Social products share a common ancestry and set of problems.
It’s been a decade after Friendster popularized the notion of the social network, and we’ve seen hundreds of flavors of social products. Many of them are very different from each other, showing that success can come from many variations. I’ve come to believe there’s 3 main feedback loops that drive the success of these social product designs – here’s the trifecta
A feedback loop that rewards content posters when they push new content into the networkA feedback loop that rewards passive content consumers with relevant and valuable contentA feedback loop that rewards (and culls) connections within the network
You ever have one of those friends or acquaintances who you just know will succeed? I’m sure you do. Bryan Harris is one of those people for me. This guy does not stop. He was an early member of Monthly1k and has gone on to be a complete beast creating content, successfully growing his business, and really making a name for himself.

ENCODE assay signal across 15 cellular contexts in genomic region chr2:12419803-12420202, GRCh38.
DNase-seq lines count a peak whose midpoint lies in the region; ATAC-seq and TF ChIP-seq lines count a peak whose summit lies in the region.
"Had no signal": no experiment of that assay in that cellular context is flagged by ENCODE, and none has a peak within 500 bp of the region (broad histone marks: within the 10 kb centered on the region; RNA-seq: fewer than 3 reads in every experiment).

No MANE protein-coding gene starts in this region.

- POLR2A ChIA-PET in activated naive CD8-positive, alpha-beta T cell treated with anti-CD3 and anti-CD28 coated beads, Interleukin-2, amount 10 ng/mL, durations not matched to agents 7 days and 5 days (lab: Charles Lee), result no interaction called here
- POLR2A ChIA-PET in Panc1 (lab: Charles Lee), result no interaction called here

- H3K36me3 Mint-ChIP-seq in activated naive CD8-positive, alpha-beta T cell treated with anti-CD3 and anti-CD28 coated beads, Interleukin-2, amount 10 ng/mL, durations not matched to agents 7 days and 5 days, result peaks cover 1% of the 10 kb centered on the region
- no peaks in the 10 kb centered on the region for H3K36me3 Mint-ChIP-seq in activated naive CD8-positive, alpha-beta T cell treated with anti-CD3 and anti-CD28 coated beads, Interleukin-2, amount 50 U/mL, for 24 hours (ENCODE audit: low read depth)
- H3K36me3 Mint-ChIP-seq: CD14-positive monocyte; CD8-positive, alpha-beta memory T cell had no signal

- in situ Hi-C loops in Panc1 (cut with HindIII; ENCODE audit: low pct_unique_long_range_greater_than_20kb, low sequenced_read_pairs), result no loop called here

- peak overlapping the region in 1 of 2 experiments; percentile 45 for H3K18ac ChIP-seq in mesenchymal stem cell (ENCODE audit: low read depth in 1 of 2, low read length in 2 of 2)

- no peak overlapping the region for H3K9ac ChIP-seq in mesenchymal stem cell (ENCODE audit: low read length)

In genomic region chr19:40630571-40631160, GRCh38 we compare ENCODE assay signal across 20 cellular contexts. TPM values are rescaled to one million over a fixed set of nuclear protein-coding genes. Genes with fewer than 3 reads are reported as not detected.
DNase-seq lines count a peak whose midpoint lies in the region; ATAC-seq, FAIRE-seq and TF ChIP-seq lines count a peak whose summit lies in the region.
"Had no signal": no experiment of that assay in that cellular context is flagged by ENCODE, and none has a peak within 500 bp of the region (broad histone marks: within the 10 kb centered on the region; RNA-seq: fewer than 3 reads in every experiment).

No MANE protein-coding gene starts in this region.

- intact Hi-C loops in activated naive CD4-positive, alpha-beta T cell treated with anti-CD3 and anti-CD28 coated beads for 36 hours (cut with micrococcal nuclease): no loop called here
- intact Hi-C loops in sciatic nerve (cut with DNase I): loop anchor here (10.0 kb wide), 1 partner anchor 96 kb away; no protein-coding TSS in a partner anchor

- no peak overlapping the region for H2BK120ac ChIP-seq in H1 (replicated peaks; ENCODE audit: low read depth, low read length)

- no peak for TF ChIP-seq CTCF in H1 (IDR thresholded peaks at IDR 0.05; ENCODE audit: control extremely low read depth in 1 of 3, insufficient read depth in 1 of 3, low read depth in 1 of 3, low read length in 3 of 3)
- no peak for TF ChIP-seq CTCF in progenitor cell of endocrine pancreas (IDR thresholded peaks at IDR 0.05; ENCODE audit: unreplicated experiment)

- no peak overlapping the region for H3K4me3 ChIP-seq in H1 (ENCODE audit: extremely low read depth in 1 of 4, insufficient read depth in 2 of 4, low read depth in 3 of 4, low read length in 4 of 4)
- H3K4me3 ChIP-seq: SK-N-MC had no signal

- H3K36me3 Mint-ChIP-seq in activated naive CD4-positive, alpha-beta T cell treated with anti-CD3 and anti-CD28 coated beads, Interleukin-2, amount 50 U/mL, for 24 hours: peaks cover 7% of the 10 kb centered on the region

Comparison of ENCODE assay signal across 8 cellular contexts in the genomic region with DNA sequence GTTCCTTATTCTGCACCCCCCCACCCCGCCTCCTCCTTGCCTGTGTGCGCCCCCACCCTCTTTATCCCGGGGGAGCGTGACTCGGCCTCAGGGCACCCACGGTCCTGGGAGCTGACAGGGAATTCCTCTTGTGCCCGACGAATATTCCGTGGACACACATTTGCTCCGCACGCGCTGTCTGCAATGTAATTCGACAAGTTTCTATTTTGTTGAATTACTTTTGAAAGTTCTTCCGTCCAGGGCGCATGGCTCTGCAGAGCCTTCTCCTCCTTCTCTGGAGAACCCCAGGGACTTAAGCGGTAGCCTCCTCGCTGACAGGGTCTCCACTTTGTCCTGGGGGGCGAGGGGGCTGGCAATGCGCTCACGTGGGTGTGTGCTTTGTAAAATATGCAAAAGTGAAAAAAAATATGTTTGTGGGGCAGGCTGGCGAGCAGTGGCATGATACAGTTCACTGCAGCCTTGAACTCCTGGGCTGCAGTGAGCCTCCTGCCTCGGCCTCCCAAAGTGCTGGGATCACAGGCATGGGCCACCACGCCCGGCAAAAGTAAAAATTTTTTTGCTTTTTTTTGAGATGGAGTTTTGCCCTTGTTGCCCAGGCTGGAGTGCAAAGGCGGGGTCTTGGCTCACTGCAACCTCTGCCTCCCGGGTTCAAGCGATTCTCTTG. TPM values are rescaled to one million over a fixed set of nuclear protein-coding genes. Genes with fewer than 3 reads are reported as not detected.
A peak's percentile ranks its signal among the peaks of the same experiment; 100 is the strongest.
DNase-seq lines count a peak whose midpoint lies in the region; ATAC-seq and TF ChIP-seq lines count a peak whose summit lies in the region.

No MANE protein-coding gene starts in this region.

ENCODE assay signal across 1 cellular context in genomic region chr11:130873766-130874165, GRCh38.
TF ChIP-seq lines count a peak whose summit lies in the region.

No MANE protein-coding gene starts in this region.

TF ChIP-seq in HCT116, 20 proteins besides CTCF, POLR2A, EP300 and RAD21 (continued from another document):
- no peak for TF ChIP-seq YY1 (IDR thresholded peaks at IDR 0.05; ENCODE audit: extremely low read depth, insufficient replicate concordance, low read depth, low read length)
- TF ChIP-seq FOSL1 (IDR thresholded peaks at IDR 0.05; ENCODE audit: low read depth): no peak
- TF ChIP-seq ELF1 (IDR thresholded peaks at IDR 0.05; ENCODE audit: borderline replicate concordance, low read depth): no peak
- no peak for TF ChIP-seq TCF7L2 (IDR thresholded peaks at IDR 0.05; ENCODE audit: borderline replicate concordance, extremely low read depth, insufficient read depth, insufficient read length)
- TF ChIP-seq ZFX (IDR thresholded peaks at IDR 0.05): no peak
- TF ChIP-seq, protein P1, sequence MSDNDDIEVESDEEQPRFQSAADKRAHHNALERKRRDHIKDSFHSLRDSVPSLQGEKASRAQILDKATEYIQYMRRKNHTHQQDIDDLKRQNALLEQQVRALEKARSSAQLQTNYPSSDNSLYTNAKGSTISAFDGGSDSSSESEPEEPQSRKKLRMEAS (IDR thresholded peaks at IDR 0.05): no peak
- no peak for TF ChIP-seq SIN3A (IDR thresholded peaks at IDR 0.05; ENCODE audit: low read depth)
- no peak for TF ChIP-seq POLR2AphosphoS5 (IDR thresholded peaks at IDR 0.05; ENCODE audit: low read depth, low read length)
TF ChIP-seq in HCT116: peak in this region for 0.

This is the type of article you can't not love. Excellent, in-depth, actionable advice.
StumbleUpon as a traffic source is like any other – used incorrectly, it can essentially serve as a thousand dodgeballs being thrown at a wall. Visitors, like dodgeballs, quickly bounce, and without another person to return the throw, they are extremely unlikely to return.
A network analysis of the top investors serving on the boards of Tech IPO Pipeline companies helps us start to answer the question: Who are some of the best VCs out there? (Interactive network graph included)
I recently worked with Vero on their customer acquisition. I was given free reign and one thing I personally needed to do was lift conversions from the homepage to a free trial: the all-important SaaS metric.
One thing that killed it was a single change I made to the Value Proposition only in the heading on the home page. I changed nothing else.